Monday, June 3, 2013

Failure & Success & Those Damn Extra Ten Pounds


Is that me ? Don't I wish.
I've lost a hundred pounds over the last ten years. Actually a hundred and five. But the five I only lost once. If you're thinking "you go girl," I say "thank you," but by now you've probably figured out that my lost hundred pounds were the same hundred pounds.

Okay, as I suspected, the applause has died down. Darn, this is when I really need it. 

I started my annual Atkins diet last Monday. For those of you who don't know, Atkins is a controlled carbohydrate diet. It kicks off with a 14-day induction phase that limits carb intake to 20 grams a day. That's the equivalent of one slice of toast. For a carboholic like me that's a <sob> moment.

The rest of my diet consists of unlimited servings of protein and good fats and two to three cups of salad vegetables.It's plenty of food and by day 3 I had lost 5 pounds. Yay. Yay. Yay. I felt as smug as this girl on the scale. Too much yay, because I celebrated the 5 pounds with a rye crisp and half a grapefruit plus my salad veggies. When I weighed myself the next day I had lost no weight, but hadn't gained any either. So instead of reminding myself that I had lost my low carb advantage I ate yet another rye crisp, plus half a banana, topping off the day with strawberries and whipped cream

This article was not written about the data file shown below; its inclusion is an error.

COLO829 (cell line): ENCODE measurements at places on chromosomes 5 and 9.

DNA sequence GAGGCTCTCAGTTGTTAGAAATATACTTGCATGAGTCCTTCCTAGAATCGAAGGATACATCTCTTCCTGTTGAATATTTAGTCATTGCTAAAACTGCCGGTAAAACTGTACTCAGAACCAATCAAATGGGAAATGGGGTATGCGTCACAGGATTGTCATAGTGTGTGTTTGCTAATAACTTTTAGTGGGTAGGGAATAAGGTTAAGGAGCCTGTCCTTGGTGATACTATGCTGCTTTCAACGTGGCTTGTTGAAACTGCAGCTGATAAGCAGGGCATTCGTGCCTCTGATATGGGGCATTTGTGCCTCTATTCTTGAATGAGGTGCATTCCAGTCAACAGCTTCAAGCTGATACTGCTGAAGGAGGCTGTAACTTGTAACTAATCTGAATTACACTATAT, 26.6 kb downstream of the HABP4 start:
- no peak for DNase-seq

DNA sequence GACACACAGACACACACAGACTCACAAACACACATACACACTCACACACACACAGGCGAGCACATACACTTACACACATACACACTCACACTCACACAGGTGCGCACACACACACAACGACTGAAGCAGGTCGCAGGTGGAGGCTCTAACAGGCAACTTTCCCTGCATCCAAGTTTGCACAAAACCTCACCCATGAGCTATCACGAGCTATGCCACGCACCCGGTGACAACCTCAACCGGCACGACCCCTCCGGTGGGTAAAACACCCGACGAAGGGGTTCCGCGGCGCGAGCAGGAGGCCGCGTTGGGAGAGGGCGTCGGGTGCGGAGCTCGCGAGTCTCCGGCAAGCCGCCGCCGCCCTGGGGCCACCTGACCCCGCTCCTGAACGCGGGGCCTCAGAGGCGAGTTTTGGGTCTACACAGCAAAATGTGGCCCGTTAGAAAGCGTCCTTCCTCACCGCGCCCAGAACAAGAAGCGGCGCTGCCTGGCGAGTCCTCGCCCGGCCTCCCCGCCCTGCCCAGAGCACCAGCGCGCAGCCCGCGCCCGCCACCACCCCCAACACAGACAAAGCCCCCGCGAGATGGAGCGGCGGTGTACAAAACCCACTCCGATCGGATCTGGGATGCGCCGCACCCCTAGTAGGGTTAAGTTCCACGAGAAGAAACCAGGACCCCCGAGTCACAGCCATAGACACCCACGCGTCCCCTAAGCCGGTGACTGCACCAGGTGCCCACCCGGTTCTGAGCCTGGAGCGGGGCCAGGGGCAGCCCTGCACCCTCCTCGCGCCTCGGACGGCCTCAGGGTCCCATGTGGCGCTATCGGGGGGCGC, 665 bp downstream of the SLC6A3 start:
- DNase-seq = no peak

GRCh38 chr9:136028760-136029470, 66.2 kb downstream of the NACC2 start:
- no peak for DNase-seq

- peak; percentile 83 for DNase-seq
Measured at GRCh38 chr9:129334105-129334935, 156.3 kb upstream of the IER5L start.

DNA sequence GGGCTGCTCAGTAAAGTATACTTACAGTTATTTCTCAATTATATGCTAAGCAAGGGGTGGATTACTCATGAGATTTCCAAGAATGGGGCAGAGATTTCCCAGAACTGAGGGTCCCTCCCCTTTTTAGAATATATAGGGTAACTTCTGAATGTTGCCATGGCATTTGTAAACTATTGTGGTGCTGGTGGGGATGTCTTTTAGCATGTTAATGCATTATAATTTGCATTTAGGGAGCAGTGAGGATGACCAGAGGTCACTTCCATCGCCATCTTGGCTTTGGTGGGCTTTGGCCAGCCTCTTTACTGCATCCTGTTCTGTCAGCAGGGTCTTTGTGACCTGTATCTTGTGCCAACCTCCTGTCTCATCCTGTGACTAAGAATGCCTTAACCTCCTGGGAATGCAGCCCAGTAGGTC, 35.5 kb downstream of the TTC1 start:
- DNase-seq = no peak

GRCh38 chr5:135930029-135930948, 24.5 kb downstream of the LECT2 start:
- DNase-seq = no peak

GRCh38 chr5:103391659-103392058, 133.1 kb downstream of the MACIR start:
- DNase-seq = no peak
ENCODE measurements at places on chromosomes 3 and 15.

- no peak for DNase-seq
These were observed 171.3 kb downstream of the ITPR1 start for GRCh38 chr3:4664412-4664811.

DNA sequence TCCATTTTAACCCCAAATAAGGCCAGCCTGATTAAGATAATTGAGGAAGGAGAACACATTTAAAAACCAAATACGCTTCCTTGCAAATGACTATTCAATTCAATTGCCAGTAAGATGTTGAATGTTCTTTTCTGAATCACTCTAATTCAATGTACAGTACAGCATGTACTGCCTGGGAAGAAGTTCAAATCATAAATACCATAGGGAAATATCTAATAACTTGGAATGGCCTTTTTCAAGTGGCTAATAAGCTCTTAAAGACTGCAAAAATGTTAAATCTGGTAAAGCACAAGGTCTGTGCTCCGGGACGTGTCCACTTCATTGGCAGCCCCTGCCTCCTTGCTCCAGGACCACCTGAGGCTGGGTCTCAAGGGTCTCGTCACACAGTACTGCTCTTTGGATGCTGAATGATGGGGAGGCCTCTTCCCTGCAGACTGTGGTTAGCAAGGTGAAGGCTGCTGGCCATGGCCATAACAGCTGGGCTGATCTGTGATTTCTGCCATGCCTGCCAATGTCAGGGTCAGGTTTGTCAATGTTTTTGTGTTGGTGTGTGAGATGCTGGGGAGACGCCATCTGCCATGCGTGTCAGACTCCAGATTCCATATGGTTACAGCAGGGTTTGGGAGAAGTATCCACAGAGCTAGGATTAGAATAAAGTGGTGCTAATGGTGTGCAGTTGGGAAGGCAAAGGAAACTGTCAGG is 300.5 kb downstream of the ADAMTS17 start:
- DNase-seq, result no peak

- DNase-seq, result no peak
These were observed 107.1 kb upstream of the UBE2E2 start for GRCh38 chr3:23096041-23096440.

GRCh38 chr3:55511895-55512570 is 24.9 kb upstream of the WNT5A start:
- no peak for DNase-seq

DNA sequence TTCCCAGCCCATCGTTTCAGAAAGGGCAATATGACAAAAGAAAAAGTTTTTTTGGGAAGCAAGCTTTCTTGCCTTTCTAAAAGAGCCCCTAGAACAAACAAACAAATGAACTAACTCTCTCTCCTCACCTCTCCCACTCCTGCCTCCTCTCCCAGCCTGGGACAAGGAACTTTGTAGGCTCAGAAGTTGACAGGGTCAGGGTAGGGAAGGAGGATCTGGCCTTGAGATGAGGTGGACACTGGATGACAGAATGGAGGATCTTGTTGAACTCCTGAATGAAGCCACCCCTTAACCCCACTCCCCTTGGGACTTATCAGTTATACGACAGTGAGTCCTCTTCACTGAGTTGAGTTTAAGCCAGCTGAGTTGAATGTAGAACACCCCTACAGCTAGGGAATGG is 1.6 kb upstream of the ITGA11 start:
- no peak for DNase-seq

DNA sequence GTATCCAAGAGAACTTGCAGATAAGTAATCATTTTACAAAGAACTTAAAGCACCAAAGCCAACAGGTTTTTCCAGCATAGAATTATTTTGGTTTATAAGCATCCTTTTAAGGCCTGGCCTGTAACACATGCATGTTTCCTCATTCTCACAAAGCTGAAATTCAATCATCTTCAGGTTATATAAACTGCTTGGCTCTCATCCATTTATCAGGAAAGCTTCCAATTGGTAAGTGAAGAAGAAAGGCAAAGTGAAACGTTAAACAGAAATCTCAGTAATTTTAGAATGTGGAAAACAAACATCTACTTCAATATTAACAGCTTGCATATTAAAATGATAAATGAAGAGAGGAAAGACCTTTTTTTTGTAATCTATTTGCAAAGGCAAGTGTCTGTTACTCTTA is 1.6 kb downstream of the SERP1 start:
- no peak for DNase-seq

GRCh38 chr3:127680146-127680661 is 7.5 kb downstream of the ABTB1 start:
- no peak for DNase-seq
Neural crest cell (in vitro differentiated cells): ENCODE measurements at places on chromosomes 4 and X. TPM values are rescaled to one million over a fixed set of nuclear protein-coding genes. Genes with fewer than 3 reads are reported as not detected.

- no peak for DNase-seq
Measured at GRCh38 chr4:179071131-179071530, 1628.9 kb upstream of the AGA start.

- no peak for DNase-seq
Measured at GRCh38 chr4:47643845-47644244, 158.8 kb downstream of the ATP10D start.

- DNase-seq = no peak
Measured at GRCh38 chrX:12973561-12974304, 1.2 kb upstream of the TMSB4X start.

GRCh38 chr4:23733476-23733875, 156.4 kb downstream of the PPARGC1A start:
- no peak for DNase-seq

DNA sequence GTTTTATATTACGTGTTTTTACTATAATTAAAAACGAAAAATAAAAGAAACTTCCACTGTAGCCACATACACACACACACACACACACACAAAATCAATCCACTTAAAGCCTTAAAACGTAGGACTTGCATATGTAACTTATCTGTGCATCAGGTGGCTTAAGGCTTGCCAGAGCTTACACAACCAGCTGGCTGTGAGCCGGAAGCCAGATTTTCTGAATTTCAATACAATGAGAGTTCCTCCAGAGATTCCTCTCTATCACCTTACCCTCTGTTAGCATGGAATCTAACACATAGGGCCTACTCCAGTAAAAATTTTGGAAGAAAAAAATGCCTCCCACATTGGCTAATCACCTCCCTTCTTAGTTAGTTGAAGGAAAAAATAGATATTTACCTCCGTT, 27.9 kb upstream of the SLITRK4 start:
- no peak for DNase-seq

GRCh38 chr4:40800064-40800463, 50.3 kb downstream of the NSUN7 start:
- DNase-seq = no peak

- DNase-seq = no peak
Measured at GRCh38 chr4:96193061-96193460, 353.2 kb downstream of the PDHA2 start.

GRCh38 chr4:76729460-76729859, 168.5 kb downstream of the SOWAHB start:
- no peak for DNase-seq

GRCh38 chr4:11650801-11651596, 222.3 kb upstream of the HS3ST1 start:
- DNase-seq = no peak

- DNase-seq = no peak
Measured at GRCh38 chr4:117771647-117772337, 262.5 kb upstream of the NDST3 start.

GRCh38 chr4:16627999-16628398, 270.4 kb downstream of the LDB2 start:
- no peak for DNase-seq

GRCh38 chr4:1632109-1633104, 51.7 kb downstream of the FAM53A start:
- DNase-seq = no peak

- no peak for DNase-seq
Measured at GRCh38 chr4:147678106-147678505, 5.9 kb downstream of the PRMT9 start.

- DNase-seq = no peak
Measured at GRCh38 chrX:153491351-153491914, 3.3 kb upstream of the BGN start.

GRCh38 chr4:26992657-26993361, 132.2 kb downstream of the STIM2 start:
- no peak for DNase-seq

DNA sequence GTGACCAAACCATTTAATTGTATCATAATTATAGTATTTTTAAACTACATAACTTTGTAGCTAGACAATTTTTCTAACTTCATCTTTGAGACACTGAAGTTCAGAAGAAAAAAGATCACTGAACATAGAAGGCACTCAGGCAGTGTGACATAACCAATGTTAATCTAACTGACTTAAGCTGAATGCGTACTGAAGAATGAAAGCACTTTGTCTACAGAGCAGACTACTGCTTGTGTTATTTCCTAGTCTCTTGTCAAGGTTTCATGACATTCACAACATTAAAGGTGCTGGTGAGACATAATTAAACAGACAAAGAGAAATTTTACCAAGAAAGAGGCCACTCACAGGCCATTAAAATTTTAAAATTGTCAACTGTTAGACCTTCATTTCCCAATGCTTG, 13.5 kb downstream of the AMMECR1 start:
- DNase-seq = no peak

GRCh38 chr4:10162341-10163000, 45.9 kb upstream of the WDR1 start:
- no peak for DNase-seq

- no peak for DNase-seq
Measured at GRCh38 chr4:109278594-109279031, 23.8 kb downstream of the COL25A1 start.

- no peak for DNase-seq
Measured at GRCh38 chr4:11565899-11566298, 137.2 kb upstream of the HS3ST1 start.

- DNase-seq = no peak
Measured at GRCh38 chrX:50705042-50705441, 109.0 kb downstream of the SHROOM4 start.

The next day I was up 2 ounces, carbo limit seriously blown.Committed dieter that I am, I seriously
My relationship with breads & similar stuff
clamped down and followed the diet to the T. When I got up the next morning I expected to have lost the regained ounces or at worst stayed even, and I smiled in pleasant anticipation of success as I stepped on the scale.

Instead I had put on two more ounces. Failure, absolute failure. And this is where this little weight loss mini-saga takes a sharp turn. My good mood vanished in a nano-second. I felt so tired I wanted to climb back in bed.

Earlier this year I realized I needed  to become my own best friend. Take better care of myself, get those medical checkups I've avoided for so long, adhere to a regular exercise schedule, begin my annual weight loss program and develop a solid writing routine. .
.